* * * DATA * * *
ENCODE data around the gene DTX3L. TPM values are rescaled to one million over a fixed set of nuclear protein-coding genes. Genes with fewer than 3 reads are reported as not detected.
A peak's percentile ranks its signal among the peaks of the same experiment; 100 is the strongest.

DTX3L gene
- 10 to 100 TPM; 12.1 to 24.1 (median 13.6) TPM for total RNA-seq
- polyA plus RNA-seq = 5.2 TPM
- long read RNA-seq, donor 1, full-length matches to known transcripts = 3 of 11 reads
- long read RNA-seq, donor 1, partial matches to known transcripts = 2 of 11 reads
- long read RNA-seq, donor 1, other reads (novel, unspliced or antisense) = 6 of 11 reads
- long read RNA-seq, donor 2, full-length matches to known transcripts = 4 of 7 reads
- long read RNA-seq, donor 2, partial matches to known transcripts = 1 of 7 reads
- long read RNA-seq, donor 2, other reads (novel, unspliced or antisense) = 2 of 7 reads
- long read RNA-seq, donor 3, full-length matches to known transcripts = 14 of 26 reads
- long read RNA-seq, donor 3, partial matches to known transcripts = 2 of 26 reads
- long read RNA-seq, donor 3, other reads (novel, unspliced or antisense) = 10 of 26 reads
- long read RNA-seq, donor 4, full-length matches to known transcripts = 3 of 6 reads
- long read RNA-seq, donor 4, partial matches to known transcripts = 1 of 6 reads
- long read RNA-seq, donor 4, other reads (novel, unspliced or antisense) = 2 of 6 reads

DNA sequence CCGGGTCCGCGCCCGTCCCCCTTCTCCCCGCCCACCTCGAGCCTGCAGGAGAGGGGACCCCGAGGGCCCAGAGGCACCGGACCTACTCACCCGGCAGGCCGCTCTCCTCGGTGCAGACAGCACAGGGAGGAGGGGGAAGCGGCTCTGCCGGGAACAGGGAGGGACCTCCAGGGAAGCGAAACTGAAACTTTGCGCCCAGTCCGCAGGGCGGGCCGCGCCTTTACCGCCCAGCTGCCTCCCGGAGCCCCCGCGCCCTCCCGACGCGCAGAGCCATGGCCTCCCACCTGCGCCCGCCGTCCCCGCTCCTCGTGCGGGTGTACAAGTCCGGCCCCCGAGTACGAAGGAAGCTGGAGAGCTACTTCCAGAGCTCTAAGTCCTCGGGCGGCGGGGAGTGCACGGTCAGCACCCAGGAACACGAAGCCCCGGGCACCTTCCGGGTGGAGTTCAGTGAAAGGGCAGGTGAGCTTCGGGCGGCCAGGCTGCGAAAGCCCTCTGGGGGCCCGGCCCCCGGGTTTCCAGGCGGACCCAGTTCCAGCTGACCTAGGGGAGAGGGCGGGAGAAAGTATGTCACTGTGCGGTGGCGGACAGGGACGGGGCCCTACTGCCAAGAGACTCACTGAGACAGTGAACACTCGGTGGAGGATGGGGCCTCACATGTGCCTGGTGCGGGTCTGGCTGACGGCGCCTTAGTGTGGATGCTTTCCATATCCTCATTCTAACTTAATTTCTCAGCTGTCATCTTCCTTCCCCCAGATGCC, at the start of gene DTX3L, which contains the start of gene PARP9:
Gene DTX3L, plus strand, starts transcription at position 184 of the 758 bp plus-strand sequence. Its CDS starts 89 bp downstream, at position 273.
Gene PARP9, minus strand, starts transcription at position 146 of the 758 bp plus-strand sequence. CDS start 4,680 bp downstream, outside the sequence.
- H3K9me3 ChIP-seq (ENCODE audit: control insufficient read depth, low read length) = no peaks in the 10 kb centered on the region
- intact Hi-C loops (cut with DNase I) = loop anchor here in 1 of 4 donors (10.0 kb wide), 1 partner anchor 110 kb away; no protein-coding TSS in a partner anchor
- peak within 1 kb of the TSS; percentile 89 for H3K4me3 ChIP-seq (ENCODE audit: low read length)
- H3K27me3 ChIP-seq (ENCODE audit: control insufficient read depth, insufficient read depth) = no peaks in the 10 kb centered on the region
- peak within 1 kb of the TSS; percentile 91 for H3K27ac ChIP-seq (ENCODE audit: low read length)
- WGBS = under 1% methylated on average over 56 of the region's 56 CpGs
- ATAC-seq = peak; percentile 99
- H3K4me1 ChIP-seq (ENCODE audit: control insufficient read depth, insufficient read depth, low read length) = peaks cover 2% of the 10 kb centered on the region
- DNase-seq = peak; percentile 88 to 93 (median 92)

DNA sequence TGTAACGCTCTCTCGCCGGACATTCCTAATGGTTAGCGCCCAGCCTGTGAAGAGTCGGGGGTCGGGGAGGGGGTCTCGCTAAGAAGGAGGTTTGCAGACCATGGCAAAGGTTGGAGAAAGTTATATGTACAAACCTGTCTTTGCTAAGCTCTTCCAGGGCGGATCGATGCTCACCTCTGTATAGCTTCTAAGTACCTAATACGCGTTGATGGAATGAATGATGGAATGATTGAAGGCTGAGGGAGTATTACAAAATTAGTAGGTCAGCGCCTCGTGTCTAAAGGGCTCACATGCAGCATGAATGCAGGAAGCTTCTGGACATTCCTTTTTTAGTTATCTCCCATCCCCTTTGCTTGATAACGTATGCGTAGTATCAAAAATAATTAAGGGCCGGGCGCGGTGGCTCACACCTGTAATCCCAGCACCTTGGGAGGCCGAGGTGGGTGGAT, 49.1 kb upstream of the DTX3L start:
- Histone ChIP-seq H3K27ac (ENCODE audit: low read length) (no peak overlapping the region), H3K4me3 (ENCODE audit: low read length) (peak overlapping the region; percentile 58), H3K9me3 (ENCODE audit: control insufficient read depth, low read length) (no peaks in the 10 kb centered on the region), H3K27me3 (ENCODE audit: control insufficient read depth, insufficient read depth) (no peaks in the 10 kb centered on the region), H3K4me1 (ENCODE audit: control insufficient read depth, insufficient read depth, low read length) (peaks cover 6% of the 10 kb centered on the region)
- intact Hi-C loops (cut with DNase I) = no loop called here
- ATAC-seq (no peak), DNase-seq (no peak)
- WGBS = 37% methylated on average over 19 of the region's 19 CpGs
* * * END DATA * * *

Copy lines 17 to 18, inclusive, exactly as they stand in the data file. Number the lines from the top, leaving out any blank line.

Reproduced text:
- long read RNA-seq, donor 4, other reads (novel, unspliced or antisense) = 2 of 6 reads

DNA sequence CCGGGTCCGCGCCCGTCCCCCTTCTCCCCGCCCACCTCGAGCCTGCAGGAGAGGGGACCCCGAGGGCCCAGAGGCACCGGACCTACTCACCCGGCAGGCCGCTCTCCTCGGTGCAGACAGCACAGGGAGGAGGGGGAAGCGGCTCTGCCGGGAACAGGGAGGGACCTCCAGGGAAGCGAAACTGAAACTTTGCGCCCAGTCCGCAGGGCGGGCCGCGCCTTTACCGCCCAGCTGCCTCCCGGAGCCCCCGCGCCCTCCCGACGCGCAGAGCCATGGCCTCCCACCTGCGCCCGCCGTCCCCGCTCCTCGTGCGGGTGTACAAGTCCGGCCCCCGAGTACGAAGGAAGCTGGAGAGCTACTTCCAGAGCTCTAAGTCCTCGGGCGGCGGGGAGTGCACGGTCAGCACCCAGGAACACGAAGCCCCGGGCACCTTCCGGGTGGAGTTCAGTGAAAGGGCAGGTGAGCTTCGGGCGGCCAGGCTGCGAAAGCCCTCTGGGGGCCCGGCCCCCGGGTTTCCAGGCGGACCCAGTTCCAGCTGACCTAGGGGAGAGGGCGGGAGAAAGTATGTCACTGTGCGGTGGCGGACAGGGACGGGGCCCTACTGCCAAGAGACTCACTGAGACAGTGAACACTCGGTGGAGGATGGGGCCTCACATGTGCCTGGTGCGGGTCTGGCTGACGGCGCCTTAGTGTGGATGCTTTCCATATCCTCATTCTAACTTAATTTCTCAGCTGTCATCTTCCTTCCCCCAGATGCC, at the start of gene DTX3L, which contains the start of gene PARP9: